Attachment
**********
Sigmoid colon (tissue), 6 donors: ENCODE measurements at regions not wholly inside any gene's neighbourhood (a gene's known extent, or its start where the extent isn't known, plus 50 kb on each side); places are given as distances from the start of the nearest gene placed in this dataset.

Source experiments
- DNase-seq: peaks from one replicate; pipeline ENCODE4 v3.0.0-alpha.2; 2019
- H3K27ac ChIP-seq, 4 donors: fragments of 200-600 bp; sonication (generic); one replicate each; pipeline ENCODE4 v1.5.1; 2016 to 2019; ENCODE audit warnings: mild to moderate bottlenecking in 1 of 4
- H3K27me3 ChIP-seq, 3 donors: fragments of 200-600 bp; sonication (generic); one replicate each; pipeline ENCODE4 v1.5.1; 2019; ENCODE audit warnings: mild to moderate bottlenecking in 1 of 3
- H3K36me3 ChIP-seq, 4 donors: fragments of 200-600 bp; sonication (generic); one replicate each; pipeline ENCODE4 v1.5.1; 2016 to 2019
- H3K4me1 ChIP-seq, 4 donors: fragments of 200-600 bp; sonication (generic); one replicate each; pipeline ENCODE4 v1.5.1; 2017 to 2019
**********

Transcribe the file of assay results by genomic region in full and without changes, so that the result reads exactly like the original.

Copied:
Sigmoid colon (tissue), 6 donors: ENCODE measurements at regions not wholly inside any gene's neighbourhood (a gene's known extent, or its start where the extent isn't known, plus 50 kb on each side); places are given as distances from the start of the nearest gene placed in this dataset.

Source experiments
- DNase-seq: peaks from one replicate; pipeline ENCODE4 v3.0.0-alpha.2; 2019
- H3K27ac ChIP-seq, 4 donors: fragments of 200-600 bp; sonication (generic); one replicate each; pipeline ENCODE4 v1.5.1; 2016 to 2019; ENCODE audit warnings: mild to moderate bottlenecking in 1 of 4
- H3K27me3 ChIP-seq, 3 donors: fragments of 200-600 bp; sonication (generic); one replicate each; pipeline ENCODE4 v1.5.1; 2019; ENCODE audit warnings: mild to moderate bottlenecking in 1 of 3
- H3K36me3 ChIP-seq, 4 donors: fragments of 200-600 bp; sonication (generic); one replicate each; pipeline ENCODE4 v1.5.1; 2016 to 2019
- H3K4me1 ChIP-seq, 4 donors: fragments of 200-600 bp; sonication (generic); one replicate each; pipeline ENCODE4 v1.5.1; 2017 to 2019